At his constituency office in west Ottawa, Chiarelli tells Recharge that the OPA has submitted interim recommendations to him and that final guidelines are likely to be released in late October or early November. “We will then open procurement for large wind and large solar,” he says. (Separately, the province has also agreed to procure 800MW from small projects over the next four years.) The timing will also hinge on his ministry completing a review of the Long-Term Energy Plan adopted in 2010, which envisaged a need for 10.7GW of renewable-energy capacity by 2018. If all projects now awarded under the FIT’s 20-year contracts are completed, they commit the province to purchasing just under 5.8GW of wind and almost 2GW of solar power. “I don’t want to pre-empt the review, but it’s highly unlikely that solar and wind will not be continued in the system,” says Chiarelli. “It’s a question of how much and when.” Wynne’s cabinet must sign off on any proposed changes, which may include several new nuclear plants. “The big question is to what extent the WTO ruling will impact job creation? We’re assessing that,” Chiarelli says. The Liberals estimate their green polices created 31,000 jobs. McGuinty had promised 50,000 by 2012. Chiarelli acknowledges that the local renewable-energy supply chain will now be under pressure. “Some manufacturers will need to sharpen their pencil and become more competitive,” he says. That includes the many foreign companies lured to the fast-growing Ontario market amid expectations they would receive preferential treatment for the foreseeable future. The WTO action will also accelerate the current trend of lower green-energy prices in the province. Since 2010, cheaper component imports have helped reduce average prices for wind and solar projects by 15% and 50% respectively. The political opposition blames sector subsidies for the perceived high costs of Ontario’s electricity, which have been rising steadily since 2008. Jacob Andersen, who heads Siemens’ wind operations in Canada, is unperturbed by whatever new rules for procurement may emerge. “Any manufacturer will need to be competitive regardless of what the political structure is,” he says. “We will be.” Earlier this year, Siemens opened a plant near the quaint town of Tillsonburg, Ontario, that produces 49-metre rotor blades for 2.3MW wind turbines and 55-metre ones for 3MW direct-drive machines. Both are produced using its proprietary one-piece casting process, which utilises fibreglass-reinforced epoxy. “Given the size of these components, the fact you have local manufacturing is a sure cost benefit,” Andersen adds. The bustling industrial facility looks out of place in a surrounding rural landscape of cornfields, wooded countryside and small homes. Formerly an automotive parts plant that had been vacant since 2008, it now employs 250 people, with more being hired. About 133km to the east, near the city of Welland, REpower recently brought a blade plant on line, its first in North America. For now, the 150 or so workers will fabricate 45-metre blades for the 2.05MW MM92 turbine. Plans call for equipping it to produce 59.8-metre blades for the 3MW M122 low-wind-speed turbine. “We are now fast-tracking to bring it to North America and will launch it in Ontario,” Helmut Herold, chief executive for Canada, tells Recharge. Canada has become a core market for REpower, which has won initial orders in Ontario after huge success in Quebec. The company invested more than C$10m in the plant because it thought the Ontario wind market would develop favourably in the future. Herold believes that remains the case and that the government is committed to supporting a robust wind sector.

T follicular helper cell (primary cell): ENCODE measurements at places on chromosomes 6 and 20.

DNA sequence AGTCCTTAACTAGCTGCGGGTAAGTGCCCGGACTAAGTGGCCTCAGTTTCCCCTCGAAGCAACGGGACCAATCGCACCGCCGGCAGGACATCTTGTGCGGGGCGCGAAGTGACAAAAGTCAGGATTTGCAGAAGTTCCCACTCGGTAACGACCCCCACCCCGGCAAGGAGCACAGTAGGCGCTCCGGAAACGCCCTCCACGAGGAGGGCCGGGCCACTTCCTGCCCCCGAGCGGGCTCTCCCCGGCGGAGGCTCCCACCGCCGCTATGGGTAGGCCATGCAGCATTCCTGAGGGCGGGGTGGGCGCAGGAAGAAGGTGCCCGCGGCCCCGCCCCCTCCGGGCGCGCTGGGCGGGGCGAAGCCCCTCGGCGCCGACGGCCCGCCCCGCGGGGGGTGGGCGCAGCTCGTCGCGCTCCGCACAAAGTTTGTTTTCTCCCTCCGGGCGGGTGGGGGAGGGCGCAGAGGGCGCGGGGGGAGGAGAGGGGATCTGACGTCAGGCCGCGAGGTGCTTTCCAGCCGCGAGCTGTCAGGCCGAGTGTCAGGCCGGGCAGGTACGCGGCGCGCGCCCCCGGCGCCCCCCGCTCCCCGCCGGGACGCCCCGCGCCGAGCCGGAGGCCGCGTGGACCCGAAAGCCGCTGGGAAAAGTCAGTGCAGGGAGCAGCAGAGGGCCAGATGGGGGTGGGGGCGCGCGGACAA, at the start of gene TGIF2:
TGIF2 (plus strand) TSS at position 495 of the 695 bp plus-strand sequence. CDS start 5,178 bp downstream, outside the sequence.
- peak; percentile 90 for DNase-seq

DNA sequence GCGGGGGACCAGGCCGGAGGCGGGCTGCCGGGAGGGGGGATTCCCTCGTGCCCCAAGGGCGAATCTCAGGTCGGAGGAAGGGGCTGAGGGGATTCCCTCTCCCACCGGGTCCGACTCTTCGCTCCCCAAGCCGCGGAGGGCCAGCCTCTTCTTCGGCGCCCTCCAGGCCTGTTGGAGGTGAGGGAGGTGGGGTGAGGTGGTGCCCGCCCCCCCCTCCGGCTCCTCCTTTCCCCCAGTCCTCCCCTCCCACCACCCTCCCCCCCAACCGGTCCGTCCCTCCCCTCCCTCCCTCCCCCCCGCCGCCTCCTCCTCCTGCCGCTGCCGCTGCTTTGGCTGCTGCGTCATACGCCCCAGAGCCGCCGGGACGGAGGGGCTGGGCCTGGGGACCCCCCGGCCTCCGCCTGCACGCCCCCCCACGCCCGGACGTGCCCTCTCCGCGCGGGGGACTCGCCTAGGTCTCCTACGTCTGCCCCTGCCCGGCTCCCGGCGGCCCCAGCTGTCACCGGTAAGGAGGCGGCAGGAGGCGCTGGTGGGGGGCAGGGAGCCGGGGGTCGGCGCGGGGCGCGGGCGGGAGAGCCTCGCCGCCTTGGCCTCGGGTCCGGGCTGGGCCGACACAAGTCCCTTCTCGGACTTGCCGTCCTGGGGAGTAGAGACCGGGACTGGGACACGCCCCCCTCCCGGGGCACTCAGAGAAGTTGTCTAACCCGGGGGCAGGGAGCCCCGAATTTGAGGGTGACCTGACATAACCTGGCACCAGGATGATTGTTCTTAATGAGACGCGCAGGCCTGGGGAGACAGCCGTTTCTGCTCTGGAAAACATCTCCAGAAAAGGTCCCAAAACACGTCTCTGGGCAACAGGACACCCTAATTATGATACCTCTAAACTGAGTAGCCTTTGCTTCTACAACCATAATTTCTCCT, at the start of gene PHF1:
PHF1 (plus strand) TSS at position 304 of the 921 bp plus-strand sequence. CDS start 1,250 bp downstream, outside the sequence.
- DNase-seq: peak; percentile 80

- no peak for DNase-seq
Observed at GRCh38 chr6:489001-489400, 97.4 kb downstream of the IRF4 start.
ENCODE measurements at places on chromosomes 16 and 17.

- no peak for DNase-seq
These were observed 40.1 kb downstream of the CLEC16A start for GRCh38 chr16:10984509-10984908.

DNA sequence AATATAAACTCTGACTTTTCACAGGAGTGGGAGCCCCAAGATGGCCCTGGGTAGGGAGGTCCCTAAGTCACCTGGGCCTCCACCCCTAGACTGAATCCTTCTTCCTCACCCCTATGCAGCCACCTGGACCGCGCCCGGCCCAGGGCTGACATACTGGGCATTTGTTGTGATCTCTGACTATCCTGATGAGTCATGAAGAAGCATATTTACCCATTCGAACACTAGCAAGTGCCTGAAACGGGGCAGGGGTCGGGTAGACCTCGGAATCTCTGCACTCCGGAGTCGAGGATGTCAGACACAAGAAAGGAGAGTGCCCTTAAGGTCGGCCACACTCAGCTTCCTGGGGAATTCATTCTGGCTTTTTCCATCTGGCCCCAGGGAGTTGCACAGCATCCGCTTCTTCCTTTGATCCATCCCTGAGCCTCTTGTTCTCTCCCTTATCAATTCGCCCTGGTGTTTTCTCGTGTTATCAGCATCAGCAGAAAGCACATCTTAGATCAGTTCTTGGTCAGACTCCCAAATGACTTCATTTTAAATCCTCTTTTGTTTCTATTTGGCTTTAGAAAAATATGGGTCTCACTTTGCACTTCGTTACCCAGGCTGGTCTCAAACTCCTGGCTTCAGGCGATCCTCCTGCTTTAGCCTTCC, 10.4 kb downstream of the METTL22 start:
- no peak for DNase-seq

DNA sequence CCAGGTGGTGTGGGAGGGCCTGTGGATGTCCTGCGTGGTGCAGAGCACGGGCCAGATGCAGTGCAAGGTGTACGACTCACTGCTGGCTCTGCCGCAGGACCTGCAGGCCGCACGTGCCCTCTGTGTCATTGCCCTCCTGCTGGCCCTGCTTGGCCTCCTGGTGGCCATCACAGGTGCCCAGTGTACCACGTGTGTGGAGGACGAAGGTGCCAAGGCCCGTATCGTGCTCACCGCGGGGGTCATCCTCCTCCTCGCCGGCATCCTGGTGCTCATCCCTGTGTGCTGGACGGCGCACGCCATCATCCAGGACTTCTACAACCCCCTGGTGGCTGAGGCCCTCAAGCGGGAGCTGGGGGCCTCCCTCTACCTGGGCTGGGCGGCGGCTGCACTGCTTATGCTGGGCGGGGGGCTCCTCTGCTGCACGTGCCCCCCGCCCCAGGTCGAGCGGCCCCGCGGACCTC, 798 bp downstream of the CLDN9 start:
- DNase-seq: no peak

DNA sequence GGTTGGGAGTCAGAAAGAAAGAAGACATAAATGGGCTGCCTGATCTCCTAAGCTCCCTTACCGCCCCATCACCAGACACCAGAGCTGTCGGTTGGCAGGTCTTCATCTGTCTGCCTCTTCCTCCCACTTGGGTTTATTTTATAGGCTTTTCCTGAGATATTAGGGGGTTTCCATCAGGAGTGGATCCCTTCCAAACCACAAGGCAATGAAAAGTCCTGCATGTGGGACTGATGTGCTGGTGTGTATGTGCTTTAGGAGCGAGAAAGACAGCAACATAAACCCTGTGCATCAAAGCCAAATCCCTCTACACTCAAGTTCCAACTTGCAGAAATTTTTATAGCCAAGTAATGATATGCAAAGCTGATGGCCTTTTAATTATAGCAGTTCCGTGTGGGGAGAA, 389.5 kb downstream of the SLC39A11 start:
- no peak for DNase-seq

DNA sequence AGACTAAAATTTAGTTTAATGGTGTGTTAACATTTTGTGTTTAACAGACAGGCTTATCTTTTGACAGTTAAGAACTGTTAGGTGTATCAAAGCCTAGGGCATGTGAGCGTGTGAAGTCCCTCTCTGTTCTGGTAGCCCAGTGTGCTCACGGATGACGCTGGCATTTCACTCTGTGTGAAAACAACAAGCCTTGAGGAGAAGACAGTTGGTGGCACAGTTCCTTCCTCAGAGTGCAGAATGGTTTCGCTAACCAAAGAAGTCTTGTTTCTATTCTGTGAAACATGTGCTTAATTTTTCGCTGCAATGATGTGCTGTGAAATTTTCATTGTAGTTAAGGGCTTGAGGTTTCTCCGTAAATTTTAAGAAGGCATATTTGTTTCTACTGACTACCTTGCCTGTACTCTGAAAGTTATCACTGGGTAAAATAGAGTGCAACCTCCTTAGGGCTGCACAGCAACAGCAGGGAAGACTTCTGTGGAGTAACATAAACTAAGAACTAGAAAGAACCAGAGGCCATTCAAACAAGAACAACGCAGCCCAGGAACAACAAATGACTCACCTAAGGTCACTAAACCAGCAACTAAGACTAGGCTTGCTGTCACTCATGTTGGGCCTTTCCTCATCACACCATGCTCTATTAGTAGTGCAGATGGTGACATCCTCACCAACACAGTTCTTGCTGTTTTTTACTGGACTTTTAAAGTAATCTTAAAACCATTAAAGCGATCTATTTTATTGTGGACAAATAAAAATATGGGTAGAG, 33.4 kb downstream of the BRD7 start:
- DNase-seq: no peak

Nevertheless, he is concerned that challenges could result if the market is completely open to competition. That would allow companies to be aggressive with pricing if they use a supply chain outside Ontario. “At the same time, I hope there will be some kind of appreciation for companies who have invested so far in employing people in this province,” he adds. Another big change for the industry is that wind developers will now be required to engage aboriginal communities, stakeholders and municipalities to identify appropriate locations for projects, with siting requirements taking local needs and considerations into account. Developers cannot qualify to bid for a project without a “significant arrangement” with a host municipality. “We’re not looking at the world with rose-coloured glasses,” says Chiarelli. “The Green Energy Act was a tremendous success story, but there were things that needed adjusting. One of those was siting of some renewable energy.” Under the FIT, developers were given contracts without pre-arranged sites. They were required to consult with municipalities, but many communities complained they were given little input. “It was not a strong regime, if I can put it that way,” Chiarelli comments. However, the rule change does not constitute a veto over projects, which is what municipalities that oppose wind development are demanding. “We can’t have an electricity generation and transmission system that way,” says Chiarelli. The McGuinty government’s decision to wrest land-use planning power for large renewable-energy projects from Ontario’s 444 municipalities helped galvanise what is now the largest rural anti-wind movement in North America. At least 62 municipalities have passed resolutions declaring that they are not willing hosts for wind farms. “It’s a strong minority, but a minority,” says Chiarelli. “There is still a lot of tremendous support for wind and solar.” Jane Wilson, president of Wind Concerns Ontario, a non-profit coalition based in east Toronto, says the Liberals wanted to quickly bypass the patchwork of municipal regulations in the province, viewing them as an obstacle to wind development. Wilson says some groups in her non-profit coalition don’t oppose renewable energy. “It’s the way it was done. No local cost-benefit analysis. The impact of large-scale industrial wind development was never studied in any way,” she alleges. There are more than 1,200 turbines in Ontario. Opponents link turbines to sleep deprivation, and assert they have destroyed house prices or made property difficult to sell. In an ugly turn, so-called “wind wars” have erupted in several regions — rural landowners filing lawsuits against their neighbours who agree to accept turbines, fraying the traditionally close social fabric in farming communities. To ease hostilities, the ministry is retroactively changing property tax rules to give municipalities that have or will host wind turbines a larger slice of the fiscal pie. It will also give special consideration to projects where developers work in partnership with districts, municipalities, hospitals, schools or universities. This would help broaden their tax base. Despite the ups and downs of green-energy politics, Chiarelli remains optimistic about wind and solar. “It’s exciting,” he says. “The stakeholders from these sectors are reasonably happy with what we have been able to create so far.” Ontario’s installed capacity Nuclear 2002: 8.74GW | 2012: 12.998GW Hydro 7.615GW | 7.939GW Coal 7.564GW | 3.293GW Oil/gas 3.780GW| 9.987GW (gas only) Biomass/landfill gas 66MW | 122MW Wind zero | 1.511GW Note: Data omits generators that operate within local distribution service areas, except for those that participate in the Independent Electricity System Operator-administered market